Going on a Long Journey

About 30 years or so ago, I recorded an elderly woman named Sister Bessie Hackley White singing this song, “I’m Going on a Long Journey,” in a small church in Orange County, Virginia, using a borrowed Nagra reel-to-reel tape recorder from the Library of Congress. It was a peak experience for my wife, Sally, and me, and I have carried that memory (and a cassette copy) around like a priceless heirloom all these years. I wrote my master’s thesis on Black gospel performance largely from the recordings I made at that gospel program. (Graduate Curriculum in Folklore at UNC-CH, back in the ’80s).

Now, after all these years, I’ve come to find on YouBloodyTube the original recording from which Sister White had given us that afternoon an exact, note-for-note rendition.

The song itself was better heard solo, I think, than in the original recording by Brother Joe May, because without the instruments playing back-up in a major key, the melody reveals itself as a hard blues in a pentatonic minor key, heavy on the blue notes. Sister White’s voice was very unlike Joe May’s, but she had obviously spent ALOT of time in her youth listening to that album (or the original 45 rpm record). I imagine — no, I KNOW the concentration it takes to render a melody so precisely, and am still moved by Sister White’s keening, world-weary wail. The other women in the church assured me that this was “her song.”

The recordings, thank God, are archived away in the Southern Folklife Collection in Chapel Hill, a department of the much larger Southern Historical Collection of the Wilson Memorial Library at the University of North Carolina. (I’ll look it up and fix it later.) The tapes–at one time, at least–were of very high quality. Good German mikes: Sennheisers, also on loan from the LOC.

Reinforced by the indentured servitude of a small, docile huddle of impoverished and disheveled graduate student Research Assistants–like myself in the early ’80s–the professional staff actually takes great care in the proper preservation of sound recordings. Someday all my fieldwork and correspondence will end up there, I hope.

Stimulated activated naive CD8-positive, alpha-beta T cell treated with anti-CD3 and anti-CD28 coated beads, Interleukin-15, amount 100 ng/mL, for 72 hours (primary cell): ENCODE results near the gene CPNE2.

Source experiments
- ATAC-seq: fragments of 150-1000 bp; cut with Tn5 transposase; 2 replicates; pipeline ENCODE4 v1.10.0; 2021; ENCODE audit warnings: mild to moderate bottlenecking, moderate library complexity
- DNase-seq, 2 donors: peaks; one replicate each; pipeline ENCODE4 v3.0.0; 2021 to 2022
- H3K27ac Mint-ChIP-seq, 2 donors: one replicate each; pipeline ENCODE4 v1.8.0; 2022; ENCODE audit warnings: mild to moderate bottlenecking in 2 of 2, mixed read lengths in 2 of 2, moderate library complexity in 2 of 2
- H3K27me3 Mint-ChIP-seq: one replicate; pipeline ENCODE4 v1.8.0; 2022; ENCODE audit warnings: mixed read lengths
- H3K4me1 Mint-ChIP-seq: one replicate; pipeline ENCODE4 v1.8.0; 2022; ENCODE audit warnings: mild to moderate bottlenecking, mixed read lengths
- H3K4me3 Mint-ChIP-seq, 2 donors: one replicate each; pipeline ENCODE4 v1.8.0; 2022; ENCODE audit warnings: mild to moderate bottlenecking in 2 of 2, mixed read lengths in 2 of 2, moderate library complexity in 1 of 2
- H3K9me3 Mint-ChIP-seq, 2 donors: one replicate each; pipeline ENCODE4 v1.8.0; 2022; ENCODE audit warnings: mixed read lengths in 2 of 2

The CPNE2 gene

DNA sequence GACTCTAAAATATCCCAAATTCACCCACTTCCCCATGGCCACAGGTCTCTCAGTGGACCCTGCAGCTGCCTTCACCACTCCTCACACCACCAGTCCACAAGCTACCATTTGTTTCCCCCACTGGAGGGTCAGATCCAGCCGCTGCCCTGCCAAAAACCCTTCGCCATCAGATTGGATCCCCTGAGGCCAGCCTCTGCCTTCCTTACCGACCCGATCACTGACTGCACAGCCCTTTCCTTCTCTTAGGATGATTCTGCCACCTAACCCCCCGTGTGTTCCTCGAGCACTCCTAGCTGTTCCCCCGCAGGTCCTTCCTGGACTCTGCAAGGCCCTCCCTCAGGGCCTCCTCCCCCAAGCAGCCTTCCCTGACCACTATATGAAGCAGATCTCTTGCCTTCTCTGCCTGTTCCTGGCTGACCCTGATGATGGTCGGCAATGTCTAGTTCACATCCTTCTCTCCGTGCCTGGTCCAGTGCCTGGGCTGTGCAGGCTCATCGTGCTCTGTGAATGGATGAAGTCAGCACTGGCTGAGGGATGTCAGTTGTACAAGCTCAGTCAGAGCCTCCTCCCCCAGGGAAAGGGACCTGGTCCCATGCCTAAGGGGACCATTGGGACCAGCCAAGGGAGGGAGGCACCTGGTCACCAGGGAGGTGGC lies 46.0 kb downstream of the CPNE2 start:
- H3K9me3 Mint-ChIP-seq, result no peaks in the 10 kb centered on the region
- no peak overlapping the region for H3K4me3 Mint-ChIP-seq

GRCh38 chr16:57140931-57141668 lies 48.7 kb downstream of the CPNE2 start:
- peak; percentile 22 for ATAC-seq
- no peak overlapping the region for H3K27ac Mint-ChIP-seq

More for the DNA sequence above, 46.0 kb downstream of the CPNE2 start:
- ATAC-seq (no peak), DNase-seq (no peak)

A gen-u-ine folksong.

Most versions of “I’m Going on a Long Journey” that I can find (on YouTube, how lazy is that?) list it as being in the “public domain.” Several variants (folklore school term) are posted: all different, but the same song. till being sung, especially by the elder ladies, as is reflected on YouTube: lots of spirit-filled singing being video-ed in churches. All versions of this song that I’ve found so far were recorded AFTER May’s, but I’m willing to bet money there are darned close variants of an older tune with most of these words (or enough to count). I imagine that this was a big seller for Mays, and became most identified with him. (I can look it up later if someone doesn’t correct me first.)

The melody and song structure are straight out of the 19th Century camp meeting spiritual tradition. A common, slow, 16-bar gospel progression, with a lyric pattern, AAAB. See if you can imagine what that the same melody would sound like with the accompanists playing in a minor key. Here are the two versions, back to back.


I am a musician, a Ph. D. folklorist, and an oral historian. I have been a freelance, contract folklore fieldworker and consultant; staff folklorist; arts program director and grants administrator; journalist; and historical society director. I train volunteer interviewers for the Veterans History Projecty of the American Folklife Center at the Library of Congress. And I play guitar and "interpret" folk songs in coffeehouses, bars, libraries, schools, senior centers, and other places humans gather.

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